(January–June)

Patrick Michel is Professor of History of Art at Université Lille 3 - Charles de Gaulle, France. His research focuses on investigating iconoclasm in modern art.
The (Fatal) Effects of Prudery on Art in France in the XVII and XVIII Centuries: An Episode of the Difficult Relations Between Art and Iconoclasm
(April–June)

Faya Causey is the former Head of Academic Programs at the National Gallery of Art, Washington DC. Her research focuses on the destruction and afterlife of certain magical, talismanic, or apotropaic Greek and early Roman sculptures.
The Afterlife of Antiquity into the Contemporary Period
(September–December)

Predoctoral Fellows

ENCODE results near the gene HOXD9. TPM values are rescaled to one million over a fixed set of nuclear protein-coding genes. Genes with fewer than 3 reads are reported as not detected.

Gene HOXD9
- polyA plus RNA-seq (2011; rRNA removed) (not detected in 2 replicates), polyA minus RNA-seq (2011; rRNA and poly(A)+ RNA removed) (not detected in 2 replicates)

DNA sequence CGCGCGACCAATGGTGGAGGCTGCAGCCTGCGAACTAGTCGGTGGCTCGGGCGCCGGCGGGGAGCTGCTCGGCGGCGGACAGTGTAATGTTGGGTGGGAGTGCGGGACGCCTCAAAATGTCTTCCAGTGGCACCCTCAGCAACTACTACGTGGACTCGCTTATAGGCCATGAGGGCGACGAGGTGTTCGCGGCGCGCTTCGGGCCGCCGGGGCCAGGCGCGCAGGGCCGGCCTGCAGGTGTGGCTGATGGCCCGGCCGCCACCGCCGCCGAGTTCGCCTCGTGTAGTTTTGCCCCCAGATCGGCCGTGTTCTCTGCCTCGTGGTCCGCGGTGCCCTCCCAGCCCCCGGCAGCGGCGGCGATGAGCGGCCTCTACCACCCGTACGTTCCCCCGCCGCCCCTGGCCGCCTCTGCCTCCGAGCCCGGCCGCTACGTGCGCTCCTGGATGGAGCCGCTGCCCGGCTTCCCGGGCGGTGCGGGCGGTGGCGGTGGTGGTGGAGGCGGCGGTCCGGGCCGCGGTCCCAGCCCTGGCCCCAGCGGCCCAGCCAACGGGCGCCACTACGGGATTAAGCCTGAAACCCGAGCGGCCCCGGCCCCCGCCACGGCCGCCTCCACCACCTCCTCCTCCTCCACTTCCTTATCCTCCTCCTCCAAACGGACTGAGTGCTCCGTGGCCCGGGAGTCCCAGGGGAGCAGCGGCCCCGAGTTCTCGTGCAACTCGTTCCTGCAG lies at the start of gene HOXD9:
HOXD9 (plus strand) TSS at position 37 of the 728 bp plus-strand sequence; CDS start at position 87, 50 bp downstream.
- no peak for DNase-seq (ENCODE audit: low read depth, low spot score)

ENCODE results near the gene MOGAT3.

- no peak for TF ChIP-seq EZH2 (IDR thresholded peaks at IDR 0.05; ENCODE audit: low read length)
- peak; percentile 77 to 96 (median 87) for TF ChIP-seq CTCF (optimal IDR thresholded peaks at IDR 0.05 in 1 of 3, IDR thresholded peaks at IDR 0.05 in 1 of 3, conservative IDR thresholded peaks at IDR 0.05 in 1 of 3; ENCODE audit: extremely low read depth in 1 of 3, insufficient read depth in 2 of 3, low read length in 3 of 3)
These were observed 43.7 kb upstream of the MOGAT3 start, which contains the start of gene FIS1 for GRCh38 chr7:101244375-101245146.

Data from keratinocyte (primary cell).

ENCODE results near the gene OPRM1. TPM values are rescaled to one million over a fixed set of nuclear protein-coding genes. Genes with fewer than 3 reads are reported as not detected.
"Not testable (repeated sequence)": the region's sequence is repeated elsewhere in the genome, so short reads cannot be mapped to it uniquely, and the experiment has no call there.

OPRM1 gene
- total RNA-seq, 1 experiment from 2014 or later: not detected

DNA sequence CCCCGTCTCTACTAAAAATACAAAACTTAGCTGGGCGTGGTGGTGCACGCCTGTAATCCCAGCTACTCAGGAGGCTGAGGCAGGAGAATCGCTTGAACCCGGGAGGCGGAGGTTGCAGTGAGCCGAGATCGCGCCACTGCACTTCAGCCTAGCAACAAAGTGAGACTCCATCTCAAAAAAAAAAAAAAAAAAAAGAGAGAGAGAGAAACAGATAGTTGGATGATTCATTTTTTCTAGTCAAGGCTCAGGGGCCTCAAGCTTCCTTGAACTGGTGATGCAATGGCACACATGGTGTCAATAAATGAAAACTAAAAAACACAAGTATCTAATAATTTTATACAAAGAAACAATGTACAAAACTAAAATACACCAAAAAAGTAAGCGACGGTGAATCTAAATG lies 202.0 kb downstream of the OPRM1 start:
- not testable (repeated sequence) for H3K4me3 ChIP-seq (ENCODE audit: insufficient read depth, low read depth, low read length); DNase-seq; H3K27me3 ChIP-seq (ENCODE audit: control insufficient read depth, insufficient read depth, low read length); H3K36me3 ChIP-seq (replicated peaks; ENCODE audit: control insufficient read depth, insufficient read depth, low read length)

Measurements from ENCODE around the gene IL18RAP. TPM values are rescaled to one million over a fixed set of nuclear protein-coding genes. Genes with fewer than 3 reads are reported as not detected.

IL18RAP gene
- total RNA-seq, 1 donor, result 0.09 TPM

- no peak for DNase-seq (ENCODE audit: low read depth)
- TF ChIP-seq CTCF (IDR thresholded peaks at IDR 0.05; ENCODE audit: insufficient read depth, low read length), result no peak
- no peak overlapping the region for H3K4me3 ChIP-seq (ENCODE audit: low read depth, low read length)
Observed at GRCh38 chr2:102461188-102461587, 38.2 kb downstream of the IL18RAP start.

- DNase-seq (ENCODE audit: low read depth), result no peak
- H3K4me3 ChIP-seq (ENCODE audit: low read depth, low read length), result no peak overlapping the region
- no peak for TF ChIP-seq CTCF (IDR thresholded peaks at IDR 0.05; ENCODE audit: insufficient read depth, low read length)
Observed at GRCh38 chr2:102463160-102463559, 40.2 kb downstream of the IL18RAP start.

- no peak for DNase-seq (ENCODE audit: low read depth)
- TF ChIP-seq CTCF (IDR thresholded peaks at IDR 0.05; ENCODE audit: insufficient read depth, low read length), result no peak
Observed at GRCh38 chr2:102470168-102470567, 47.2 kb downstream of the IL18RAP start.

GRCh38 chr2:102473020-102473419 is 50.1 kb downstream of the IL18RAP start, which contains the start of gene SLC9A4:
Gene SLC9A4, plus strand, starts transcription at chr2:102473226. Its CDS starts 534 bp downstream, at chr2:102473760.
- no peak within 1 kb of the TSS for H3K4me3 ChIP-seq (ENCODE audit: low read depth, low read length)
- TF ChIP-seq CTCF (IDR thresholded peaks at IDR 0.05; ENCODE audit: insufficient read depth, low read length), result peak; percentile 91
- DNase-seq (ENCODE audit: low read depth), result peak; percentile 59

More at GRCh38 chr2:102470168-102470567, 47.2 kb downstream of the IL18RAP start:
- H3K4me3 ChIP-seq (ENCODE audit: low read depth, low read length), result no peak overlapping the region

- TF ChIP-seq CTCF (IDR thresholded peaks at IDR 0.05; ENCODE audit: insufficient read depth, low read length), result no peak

Patricia Yu is a PhD candidate in the History of Art Department at the University of California, Berkeley.
Translating the Yuanming Yuan from Past to Present
(September–June)

Niels Henriksen is a PhD candidate in the History of Art and Archaeology Department at Princeton University, New Jersey.
Asger Jorn and the Scandinavian Institute for Comparative Vandalism
(September–June)

Postdoctoral Fellows


Francesca Borgo received her PhD in the History of Art and Architecture Department at Harvard University, Cambridge, Massachusetts.
Battle and Representation in the Cinquecento
(September–June)

Michelle Maydanchik is Postdoctoral Associate at the University of Pittsburgh, Pennsylvania.
From the Cobblestones to the Blogosphere: Spectacles of Iconoclasm in Putin's Russia
(September–June)

Jaya Remond is Postdoctoral Research Fellow at Max-Planck-Institut für Wissenschaftsgeschichte, Berlin, Germany.